Journal Article

Rate of Amino Acid Substitution Is Influenced by the Degree and Conservation of Male-Biased Transcription Over 50 Myr of <i>Drosophila</i> Evolution

Sonja Grath and John Parsch

in Genome Biology and Evolution

Published on behalf of Society for Molecular Biology and Evolution

Volume 4, issue 3, pages 346-359
Published in print January 2012 |
Published online February 2012 | e-ISSN: 1759-6653 | DOI:

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Sex-biased gene expression (i.e., the differential expression of genes between males and females) is common among sexually reproducing species. However, genes often differ in their sex-bias classification or degree of sex bias between species. There is also an unequal distribution of sex-biased genes (especially male-biased genes) between the X chromosome and the autosomes. We used whole-genome expression data and evolutionary rate estimates for two different Drosophilid lineages, melanogaster and obscura, spanning an evolutionary time scale of around 50 Myr to investigate the influence of sex-biased gene expression and chromosomal location on the rate of molecular evolution. In both lineages, the rate of protein evolution correlated positively with the male/female expression ratio. Genes with highly male-biased expression, genes expressed specifically in male reproductive tissues, and genes with conserved male-biased expression over long evolutionary time scales showed the fastest rates of evolution. An analysis of sex-biased gene evolution in both lineages revealed evidence for a “fast-X” effect in which the rate of evolution was greater for X-linked than for autosomal genes. This pattern was particularly pronounced for male-biased genes. Genes located on the obscura “neo-X” chromosome, which originated from a recent X-autosome fusion, showed rates of evolution that were intermediate between genes located on the ancestral X-chromosome and the autosomes. This suggests that the shift to X-linkage led to an increase in the rate of molecular evolution.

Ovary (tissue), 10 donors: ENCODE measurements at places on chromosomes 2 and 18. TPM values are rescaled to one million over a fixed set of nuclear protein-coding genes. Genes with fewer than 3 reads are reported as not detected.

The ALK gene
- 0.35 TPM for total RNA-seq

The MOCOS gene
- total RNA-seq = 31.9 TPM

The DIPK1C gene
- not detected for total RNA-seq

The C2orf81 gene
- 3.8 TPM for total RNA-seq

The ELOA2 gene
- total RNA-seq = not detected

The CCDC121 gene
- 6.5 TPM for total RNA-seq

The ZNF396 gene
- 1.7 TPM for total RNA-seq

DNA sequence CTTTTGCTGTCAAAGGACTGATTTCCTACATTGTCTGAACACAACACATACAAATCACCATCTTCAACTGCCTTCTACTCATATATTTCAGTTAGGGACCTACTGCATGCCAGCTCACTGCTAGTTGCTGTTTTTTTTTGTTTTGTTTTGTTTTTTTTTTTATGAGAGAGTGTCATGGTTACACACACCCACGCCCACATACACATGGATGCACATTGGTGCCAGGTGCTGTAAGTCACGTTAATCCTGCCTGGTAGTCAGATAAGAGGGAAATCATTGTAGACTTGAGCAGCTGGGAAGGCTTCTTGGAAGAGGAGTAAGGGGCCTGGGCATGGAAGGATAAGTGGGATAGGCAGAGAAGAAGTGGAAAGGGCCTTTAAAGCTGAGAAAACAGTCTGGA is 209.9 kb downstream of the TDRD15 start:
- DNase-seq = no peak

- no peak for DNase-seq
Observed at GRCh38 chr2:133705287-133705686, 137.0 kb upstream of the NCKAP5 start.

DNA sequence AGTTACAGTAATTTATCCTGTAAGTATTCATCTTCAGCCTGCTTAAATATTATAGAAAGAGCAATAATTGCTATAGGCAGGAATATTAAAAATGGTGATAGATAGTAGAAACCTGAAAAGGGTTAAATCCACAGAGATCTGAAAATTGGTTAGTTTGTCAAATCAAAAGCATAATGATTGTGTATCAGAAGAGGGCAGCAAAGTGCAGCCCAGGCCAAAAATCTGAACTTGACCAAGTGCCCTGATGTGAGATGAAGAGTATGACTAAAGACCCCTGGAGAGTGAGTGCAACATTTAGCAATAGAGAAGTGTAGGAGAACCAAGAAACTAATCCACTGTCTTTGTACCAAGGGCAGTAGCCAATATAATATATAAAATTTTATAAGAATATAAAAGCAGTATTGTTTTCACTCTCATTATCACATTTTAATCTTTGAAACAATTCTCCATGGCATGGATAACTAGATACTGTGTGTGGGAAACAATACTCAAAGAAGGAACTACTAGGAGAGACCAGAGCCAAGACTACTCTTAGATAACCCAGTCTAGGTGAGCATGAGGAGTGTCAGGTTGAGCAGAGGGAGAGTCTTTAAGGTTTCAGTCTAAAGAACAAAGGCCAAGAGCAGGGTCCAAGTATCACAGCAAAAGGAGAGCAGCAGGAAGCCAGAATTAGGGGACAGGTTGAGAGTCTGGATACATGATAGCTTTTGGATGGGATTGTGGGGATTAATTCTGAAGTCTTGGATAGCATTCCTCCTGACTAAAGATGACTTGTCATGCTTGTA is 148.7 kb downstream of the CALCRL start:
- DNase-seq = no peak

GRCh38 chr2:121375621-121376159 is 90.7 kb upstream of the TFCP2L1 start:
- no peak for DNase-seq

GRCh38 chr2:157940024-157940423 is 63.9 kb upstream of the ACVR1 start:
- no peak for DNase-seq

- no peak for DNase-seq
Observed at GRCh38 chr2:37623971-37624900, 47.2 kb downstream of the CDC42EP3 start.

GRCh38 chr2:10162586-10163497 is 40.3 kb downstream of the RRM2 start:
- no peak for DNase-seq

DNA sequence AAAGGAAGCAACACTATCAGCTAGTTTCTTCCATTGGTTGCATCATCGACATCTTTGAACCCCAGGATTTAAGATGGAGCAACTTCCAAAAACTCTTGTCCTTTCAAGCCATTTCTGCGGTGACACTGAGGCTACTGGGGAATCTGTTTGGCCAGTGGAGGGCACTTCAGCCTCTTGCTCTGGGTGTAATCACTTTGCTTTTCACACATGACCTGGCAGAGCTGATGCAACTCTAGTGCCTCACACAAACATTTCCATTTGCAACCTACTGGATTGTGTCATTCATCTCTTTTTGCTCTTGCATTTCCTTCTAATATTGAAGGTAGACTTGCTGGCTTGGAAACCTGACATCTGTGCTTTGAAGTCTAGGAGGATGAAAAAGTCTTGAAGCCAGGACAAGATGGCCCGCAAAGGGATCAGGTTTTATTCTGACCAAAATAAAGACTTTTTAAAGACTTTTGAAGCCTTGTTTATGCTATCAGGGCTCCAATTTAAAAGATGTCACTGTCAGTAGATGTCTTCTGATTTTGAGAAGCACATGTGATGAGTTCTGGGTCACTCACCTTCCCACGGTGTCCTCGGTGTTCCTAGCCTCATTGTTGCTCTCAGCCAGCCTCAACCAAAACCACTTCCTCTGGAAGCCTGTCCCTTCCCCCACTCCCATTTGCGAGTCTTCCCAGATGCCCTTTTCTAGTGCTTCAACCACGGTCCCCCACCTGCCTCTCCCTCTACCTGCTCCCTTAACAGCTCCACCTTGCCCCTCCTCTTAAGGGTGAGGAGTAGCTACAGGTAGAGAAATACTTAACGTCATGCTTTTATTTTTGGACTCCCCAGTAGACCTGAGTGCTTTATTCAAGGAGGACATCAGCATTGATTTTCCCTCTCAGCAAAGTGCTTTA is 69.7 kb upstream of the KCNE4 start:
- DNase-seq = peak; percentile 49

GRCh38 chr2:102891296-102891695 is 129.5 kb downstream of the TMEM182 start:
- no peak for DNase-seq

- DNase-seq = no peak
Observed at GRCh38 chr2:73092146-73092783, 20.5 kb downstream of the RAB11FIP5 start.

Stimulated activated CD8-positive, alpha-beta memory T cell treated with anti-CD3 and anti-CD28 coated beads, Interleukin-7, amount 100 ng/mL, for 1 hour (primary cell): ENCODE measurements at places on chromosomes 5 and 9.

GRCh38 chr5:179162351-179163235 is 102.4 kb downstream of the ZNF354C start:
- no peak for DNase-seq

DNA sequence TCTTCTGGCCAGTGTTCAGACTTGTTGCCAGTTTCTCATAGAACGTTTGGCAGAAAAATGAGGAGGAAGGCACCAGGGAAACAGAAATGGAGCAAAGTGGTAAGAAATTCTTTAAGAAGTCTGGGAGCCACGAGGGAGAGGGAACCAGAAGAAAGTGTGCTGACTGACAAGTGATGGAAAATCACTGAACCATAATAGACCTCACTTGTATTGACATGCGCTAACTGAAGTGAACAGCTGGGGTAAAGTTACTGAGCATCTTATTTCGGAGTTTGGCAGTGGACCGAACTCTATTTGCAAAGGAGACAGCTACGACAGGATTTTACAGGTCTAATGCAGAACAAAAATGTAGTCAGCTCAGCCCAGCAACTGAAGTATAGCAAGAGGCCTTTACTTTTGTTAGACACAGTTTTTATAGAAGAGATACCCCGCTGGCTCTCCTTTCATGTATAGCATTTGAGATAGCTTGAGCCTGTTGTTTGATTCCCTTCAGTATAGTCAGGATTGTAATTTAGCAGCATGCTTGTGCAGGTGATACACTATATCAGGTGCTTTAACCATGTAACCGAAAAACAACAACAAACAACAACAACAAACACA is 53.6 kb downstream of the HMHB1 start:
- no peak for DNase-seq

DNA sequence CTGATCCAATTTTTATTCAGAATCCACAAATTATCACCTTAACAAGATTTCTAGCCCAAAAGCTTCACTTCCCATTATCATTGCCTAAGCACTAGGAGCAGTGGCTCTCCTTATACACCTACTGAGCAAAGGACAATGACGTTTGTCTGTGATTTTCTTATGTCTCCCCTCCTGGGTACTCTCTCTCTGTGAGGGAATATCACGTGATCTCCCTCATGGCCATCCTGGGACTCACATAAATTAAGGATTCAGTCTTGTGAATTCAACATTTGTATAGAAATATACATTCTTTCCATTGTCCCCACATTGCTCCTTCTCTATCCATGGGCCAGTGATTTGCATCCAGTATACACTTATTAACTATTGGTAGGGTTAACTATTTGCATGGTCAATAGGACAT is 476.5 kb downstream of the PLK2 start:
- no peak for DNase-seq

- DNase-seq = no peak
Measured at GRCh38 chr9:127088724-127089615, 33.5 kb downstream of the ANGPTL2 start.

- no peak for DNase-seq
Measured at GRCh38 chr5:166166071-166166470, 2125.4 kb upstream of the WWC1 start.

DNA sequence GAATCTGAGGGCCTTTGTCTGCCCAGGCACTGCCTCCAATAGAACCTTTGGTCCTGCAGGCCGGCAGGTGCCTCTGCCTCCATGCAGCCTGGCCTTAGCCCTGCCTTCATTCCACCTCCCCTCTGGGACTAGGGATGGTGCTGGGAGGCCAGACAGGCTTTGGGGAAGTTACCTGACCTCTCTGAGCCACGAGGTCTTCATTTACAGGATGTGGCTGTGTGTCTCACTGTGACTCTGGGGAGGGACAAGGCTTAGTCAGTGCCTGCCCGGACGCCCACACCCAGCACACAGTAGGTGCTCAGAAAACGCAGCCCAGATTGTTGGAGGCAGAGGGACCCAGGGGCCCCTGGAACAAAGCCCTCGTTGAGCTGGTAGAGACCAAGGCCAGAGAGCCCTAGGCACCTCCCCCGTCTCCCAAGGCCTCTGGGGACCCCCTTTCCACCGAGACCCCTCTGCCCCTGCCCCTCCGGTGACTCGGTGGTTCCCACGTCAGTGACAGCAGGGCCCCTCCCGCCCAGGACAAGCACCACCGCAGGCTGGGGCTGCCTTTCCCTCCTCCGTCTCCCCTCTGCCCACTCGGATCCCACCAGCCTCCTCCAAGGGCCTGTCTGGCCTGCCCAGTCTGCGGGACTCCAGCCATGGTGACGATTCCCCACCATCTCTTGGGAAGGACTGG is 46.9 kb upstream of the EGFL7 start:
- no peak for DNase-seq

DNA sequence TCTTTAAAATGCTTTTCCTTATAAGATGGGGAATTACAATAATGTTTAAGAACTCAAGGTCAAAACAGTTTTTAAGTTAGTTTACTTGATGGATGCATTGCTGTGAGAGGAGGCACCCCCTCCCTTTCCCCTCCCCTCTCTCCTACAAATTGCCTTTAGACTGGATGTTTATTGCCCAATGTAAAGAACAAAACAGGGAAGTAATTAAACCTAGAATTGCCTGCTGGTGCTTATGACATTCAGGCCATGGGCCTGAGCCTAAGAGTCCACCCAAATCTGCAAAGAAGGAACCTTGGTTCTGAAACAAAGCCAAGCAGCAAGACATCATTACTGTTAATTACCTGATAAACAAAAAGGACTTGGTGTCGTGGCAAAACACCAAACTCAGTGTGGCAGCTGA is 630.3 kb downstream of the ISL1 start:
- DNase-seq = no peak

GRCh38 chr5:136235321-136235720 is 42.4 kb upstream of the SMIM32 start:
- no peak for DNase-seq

Keywords: gene expression; dN/dS; sex-biased genes; transcriptomics

Journal Article.  7595 words.  Illustrated.

Subjects: Bioinformatics and Computational Biology ; Evolutionary Biology ; Genetics and Genomics

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